Cigarettes used to be instrumental to human life. World War II-era soldiers were even provided with a ration of tobacco, tucked in amid their cheese slices and bacon bits. Much of this changed in the mid-1970s, the Los Angeles Times reports. Military officials realized that soldiers who smoked didn’t perform as well on athletic tests as solders who did not smoke. Cigarettes were removed from rations, and the smoking rates began to drop as a result. It’s a path followed by civilians as well. As the risks of smoking became clear, fewer people began smoking and the activity was less ubiquitous throughout society. Now, entire towns ban smoking, and few public facilities allow smoking on the grounds.
Unfortunately, some of these gains in smoking have left teens behind. Each day, almost 3,900 people younger than 18 smoke for the first time. And 950 of these people become daily smokers, the American Lung Association reports. The reasons involve a delicate interplay between social expectations, genetics, and environmental factors. But teens who do smoke can face serious health consequences.
The lungs are filled with tiny hairs embedded in a fine film of mucous. This system allows the lungs to capture dirt and bacteria. The lungs move them gently back out of the body before they become pocketed and cause severe damage. Each time a person inhales cigarette smoke, a few of those little hairs die off. The debris is still trapped, but the body has no way to move the debris back out again. People who smoke may develop coughs quickly. Their lungs begin to develop damage like this, and the coughs can become more and more acute if the person continues to smoke.
The lungs aren’t the only organs damaged by cigarettes. Smoke that rises from cigarettes and is exhaled through the mouth passes by the delicate skin of the face and neck. People who smoke for decades often develop thick, leathery skin that simply looks old and dry. Teens can begin to experience this leathery skin due to their smoking. And they may develop fine wrinkles on their cheeks and foreheads due to chronic smoke exposure. This issue might also resolve if the teen chooses to stop smoking. Teens might also develop characteristic yellowing of their teeth and fingertips. These stains can be removed with cleansers and bleaching treatments. But teens might be dismayed to discover how much smoking can ruin their once picturesque good looks.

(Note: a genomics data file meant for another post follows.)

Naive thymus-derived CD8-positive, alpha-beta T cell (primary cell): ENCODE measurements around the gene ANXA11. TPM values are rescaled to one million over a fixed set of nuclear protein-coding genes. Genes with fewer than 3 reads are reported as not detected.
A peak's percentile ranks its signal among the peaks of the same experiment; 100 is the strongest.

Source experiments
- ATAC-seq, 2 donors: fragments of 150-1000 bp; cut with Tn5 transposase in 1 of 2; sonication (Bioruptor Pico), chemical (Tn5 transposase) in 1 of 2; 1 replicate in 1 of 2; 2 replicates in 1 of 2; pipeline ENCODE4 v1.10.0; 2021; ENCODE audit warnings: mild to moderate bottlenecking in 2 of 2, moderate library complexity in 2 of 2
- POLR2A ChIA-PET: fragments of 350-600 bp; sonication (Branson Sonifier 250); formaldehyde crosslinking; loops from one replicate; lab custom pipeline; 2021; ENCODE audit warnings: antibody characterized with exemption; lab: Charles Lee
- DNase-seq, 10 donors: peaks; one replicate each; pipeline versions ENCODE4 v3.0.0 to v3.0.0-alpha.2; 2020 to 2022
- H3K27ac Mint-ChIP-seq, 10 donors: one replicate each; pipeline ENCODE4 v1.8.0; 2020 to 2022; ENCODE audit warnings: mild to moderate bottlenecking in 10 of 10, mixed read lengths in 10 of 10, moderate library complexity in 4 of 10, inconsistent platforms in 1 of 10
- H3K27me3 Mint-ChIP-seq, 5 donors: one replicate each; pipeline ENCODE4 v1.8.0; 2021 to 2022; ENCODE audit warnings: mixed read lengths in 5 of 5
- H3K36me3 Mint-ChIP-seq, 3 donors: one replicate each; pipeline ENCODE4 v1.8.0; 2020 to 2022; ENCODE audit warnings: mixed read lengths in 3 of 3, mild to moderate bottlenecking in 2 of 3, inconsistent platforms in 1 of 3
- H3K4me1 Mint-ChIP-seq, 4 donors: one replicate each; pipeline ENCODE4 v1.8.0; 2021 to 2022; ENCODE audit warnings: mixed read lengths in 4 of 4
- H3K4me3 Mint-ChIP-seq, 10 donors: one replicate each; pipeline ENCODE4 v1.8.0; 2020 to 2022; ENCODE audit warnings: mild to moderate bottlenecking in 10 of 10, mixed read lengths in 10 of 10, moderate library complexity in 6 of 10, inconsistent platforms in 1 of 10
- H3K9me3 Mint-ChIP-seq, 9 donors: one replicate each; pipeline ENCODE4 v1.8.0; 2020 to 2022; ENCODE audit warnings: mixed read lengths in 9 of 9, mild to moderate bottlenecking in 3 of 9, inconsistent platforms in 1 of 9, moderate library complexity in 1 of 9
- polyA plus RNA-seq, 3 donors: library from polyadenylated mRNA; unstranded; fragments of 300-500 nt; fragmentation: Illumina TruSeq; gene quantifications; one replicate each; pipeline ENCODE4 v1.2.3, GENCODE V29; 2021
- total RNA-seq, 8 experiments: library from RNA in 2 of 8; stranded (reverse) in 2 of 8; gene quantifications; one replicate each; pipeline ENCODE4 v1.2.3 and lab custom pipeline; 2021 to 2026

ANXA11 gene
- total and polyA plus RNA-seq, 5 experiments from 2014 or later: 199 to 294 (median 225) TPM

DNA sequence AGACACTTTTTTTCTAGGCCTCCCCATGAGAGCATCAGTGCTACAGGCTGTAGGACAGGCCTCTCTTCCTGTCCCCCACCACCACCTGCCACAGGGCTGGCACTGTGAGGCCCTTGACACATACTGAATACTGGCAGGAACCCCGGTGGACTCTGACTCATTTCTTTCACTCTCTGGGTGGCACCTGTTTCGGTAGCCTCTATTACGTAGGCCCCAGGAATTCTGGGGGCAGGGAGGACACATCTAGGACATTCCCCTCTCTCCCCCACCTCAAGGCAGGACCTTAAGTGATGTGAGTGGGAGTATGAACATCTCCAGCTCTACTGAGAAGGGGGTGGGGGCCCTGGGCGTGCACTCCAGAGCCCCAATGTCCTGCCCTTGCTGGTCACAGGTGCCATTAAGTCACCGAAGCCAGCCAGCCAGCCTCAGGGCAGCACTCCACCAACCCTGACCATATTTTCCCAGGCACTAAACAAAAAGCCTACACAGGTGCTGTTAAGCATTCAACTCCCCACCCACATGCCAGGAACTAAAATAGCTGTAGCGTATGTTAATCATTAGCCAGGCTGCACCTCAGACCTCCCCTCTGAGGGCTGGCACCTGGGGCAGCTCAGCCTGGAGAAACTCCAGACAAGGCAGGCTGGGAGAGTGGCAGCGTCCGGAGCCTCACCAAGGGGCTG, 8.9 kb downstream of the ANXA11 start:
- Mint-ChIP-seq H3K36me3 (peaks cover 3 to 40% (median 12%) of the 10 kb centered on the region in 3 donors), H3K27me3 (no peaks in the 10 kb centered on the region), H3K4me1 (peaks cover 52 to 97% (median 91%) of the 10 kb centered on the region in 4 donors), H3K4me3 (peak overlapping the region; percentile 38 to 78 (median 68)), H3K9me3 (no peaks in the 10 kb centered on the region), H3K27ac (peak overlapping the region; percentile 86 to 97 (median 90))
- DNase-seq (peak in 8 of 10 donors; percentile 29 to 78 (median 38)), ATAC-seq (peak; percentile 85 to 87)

Teens who smoke cigarettes are also more likely to drink alcohol and use drugs.
This association might be due, in part, to the rebellious nature of kids who smoke. As they take in tobacco, they seem to thumb their noses at convention and the idea that they should keep their bodies safe. It’s easy to see why this act of rebellion could grow into larger and larger acts over time. Teens who smoke tobacco might also spend time with other teens who abuse drugs. This could also lead to more long-term problems and poor life decisions. Hence, this could also lead to teen rehab.
Lung capacity tends to grow as a child grows. The ribcage gets bigger and bigger, allowing the lungs to stretch to new sizes, and the body just grows larger and more powerful as time passes. Teens who smoke, however, can arrest this process, essentially freezing their lung capacity in place. One study, reported in the Washington Post, researchers found that children who smoked at age 15 exhaled 8 percent less air per second than teens who did not smoke. and their lung capacity growth stopped one year earlier as well. These aren’t losses that can be amended in time. These are losses that could be felt for the rest of the teen’s life. Teens who smoke may also develop:
- Heart disease
The Dangers of Smoking Cigarettes